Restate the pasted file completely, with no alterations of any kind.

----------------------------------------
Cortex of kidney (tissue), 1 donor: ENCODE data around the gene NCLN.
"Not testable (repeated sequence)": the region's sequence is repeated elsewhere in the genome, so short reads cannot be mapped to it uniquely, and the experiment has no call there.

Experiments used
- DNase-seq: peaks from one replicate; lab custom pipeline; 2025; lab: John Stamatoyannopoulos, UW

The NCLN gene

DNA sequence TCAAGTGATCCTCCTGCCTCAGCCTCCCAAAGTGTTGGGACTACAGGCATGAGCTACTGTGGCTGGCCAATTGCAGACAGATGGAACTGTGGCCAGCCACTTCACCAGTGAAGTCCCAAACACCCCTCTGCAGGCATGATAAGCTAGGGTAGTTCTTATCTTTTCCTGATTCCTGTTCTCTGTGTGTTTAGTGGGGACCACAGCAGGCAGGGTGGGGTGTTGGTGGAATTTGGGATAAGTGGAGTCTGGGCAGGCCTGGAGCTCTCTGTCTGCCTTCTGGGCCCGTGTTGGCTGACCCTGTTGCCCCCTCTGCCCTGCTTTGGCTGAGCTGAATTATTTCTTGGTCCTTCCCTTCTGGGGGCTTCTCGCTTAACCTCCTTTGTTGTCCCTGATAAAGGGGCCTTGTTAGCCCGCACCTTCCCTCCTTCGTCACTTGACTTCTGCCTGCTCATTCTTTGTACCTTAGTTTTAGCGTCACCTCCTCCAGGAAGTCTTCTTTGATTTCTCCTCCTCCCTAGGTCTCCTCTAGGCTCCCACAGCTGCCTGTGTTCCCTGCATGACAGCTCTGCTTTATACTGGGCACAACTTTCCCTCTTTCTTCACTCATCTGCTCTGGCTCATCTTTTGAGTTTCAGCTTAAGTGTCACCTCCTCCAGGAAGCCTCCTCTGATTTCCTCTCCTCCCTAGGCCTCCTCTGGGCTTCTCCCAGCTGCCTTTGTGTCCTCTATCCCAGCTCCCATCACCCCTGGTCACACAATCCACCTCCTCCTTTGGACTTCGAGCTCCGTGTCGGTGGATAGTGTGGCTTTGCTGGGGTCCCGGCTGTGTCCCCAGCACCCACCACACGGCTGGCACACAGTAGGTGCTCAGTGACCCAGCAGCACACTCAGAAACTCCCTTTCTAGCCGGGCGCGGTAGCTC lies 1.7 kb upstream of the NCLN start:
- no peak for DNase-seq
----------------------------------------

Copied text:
Cortex of kidney (tissue), 1 donor: ENCODE data around the gene NCLN.
"Not testable (repeated sequence)": the region's sequence is repeated elsewhere in the genome, so short reads cannot be mapped to it uniquely, and the experiment has no call there.

Experiments used
- DNase-seq: peaks from one replicate; lab custom pipeline; 2025; lab: John Stamatoyannopoulos, UW

The NCLN gene

DNA sequence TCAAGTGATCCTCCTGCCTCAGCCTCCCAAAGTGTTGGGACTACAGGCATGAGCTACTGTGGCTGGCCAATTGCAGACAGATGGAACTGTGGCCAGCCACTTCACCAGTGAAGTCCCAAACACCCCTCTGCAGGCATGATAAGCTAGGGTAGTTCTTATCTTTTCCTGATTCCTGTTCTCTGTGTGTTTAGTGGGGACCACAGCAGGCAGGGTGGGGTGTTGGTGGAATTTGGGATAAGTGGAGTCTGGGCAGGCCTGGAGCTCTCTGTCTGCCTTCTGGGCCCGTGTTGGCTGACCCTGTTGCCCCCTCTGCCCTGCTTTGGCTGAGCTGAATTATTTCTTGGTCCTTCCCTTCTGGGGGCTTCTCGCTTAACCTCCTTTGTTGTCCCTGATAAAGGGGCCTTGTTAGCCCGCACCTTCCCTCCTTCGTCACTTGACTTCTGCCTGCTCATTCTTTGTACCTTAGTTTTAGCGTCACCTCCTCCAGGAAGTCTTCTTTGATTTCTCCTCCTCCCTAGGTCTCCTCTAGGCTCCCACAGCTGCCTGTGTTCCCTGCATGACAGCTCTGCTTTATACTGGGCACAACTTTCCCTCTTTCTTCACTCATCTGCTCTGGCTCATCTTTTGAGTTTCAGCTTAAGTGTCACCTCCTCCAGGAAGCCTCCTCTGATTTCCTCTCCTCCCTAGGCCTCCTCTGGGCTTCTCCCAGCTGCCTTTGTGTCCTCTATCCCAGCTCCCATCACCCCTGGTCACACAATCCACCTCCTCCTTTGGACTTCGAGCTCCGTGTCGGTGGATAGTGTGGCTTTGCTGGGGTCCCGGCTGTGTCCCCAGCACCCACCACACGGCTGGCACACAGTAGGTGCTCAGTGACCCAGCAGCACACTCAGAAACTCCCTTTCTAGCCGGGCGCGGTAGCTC lies 1.7 kb upstream of the NCLN start:
- no peak for DNase-seq